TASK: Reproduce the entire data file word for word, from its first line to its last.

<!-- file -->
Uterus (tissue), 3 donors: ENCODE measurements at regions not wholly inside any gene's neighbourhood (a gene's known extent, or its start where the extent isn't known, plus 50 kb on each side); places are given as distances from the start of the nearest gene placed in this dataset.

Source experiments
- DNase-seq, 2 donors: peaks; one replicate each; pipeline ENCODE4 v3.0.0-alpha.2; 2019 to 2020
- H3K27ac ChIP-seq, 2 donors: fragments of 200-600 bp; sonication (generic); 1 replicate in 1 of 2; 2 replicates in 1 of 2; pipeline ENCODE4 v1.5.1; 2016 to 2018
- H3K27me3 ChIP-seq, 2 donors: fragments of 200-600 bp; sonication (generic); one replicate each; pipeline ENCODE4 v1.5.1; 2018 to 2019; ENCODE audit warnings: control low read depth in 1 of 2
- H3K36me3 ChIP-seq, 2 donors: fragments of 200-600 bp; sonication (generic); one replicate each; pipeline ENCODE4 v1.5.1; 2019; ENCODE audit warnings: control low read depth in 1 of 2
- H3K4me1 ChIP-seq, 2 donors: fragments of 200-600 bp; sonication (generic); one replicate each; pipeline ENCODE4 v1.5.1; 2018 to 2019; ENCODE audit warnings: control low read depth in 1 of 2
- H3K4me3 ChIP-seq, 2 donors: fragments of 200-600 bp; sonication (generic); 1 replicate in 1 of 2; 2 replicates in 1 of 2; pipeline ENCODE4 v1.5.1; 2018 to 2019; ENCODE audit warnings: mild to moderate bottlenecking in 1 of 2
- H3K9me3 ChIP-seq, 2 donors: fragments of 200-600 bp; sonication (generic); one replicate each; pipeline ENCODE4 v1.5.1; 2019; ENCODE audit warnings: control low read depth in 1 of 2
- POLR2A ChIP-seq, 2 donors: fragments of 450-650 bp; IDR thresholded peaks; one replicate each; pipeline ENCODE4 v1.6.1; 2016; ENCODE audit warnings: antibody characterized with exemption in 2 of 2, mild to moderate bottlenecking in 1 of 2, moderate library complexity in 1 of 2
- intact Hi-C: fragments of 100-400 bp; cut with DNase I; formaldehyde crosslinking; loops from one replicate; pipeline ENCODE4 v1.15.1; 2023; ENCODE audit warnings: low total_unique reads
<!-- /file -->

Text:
Uterus (tissue), 3 donors: ENCODE measurements at regions not wholly inside any gene's neighbourhood (a gene's known extent, or its start where the extent isn't known, plus 50 kb on each side); places are given as distances from the start of the nearest gene placed in this dataset.

Source experiments
- DNase-seq, 2 donors: peaks; one replicate each; pipeline ENCODE4 v3.0.0-alpha.2; 2019 to 2020
- H3K27ac ChIP-seq, 2 donors: fragments of 200-600 bp; sonication (generic); 1 replicate in 1 of 2; 2 replicates in 1 of 2; pipeline ENCODE4 v1.5.1; 2016 to 2018
- H3K27me3 ChIP-seq, 2 donors: fragments of 200-600 bp; sonication (generic); one replicate each; pipeline ENCODE4 v1.5.1; 2018 to 2019; ENCODE audit warnings: control low read depth in 1 of 2
- H3K36me3 ChIP-seq, 2 donors: fragments of 200-600 bp; sonication (generic); one replicate each; pipeline ENCODE4 v1.5.1; 2019; ENCODE audit warnings: control low read depth in 1 of 2
- H3K4me1 ChIP-seq, 2 donors: fragments of 200-600 bp; sonication (generic); one replicate each; pipeline ENCODE4 v1.5.1; 2018 to 2019; ENCODE audit warnings: control low read depth in 1 of 2
- H3K4me3 ChIP-seq, 2 donors: fragments of 200-600 bp; sonication (generic); 1 replicate in 1 of 2; 2 replicates in 1 of 2; pipeline ENCODE4 v1.5.1; 2018 to 2019; ENCODE audit warnings: mild to moderate bottlenecking in 1 of 2
- H3K9me3 ChIP-seq, 2 donors: fragments of 200-600 bp; sonication (generic); one replicate each; pipeline ENCODE4 v1.5.1; 2019; ENCODE audit warnings: control low read depth in 1 of 2
- POLR2A ChIP-seq, 2 donors: fragments of 450-650 bp; IDR thresholded peaks; one replicate each; pipeline ENCODE4 v1.6.1; 2016; ENCODE audit warnings: antibody characterized with exemption in 2 of 2, mild to moderate bottlenecking in 1 of 2, moderate library complexity in 1 of 2
- intact Hi-C: fragments of 100-400 bp; cut with DNase I; formaldehyde crosslinking; loops from one replicate; pipeline ENCODE4 v1.15.1; 2023; ENCODE audit warnings: low total_unique reads